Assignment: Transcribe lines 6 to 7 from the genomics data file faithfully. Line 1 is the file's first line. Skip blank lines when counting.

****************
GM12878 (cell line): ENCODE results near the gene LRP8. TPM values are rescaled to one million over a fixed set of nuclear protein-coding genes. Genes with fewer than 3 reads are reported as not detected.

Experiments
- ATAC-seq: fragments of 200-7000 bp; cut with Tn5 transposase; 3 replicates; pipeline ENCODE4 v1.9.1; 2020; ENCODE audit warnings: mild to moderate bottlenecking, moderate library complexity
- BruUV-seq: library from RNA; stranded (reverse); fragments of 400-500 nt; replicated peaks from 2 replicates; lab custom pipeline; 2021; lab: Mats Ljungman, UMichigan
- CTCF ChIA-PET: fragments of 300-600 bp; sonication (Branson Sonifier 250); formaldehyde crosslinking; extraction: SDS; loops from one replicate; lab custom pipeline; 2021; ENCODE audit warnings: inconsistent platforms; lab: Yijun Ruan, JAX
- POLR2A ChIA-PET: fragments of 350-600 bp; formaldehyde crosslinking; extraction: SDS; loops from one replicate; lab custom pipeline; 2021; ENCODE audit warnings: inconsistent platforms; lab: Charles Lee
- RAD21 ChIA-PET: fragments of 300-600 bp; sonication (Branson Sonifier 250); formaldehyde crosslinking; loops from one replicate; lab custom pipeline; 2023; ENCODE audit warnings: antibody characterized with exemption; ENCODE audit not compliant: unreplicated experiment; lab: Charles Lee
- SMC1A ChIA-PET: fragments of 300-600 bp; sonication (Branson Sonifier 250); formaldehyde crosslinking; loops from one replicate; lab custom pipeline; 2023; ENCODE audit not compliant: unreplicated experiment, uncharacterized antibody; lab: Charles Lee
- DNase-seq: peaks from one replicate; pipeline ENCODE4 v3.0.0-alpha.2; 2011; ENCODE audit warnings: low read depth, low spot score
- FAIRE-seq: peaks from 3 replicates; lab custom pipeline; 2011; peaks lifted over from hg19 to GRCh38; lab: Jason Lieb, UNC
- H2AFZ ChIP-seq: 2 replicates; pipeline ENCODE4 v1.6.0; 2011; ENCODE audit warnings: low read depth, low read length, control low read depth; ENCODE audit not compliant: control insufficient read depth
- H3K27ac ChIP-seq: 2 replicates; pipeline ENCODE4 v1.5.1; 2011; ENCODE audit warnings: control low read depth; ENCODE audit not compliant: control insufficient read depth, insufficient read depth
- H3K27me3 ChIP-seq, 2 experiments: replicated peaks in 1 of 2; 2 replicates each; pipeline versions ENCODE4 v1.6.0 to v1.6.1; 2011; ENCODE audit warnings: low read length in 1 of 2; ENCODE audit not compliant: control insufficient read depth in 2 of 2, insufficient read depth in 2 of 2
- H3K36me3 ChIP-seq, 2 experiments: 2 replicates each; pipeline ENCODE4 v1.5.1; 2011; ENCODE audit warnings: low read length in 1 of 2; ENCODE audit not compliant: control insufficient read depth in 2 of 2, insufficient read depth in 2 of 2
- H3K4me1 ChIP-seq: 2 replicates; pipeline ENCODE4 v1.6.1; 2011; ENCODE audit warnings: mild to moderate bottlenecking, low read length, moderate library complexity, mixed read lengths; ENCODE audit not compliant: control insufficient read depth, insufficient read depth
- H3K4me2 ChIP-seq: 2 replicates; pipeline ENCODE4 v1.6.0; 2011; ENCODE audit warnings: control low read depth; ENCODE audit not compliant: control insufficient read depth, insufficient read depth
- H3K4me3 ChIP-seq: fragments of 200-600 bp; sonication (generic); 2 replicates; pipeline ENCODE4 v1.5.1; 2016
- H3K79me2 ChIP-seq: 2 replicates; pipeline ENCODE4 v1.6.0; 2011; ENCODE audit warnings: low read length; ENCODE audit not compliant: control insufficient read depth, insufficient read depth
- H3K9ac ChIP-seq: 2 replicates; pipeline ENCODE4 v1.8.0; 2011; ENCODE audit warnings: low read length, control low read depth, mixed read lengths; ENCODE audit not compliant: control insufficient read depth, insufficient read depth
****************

- POLR2A ChIA-PET: fragments of 350-600 bp; formaldehyde crosslinking; extraction: SDS; loops from one replicate; lab custom pipeline; 2021; ENCODE audit warnings: inconsistent platforms; lab: Charles Lee
- RAD21 ChIA-PET: fragments of 300-600 bp; sonication (Branson Sonifier 250); formaldehyde crosslinking; loops from one replicate; lab custom pipeline; 2023; ENCODE audit warnings: antibody characterized with exemption; ENCODE audit not compliant: unreplicated experiment; lab: Charles Lee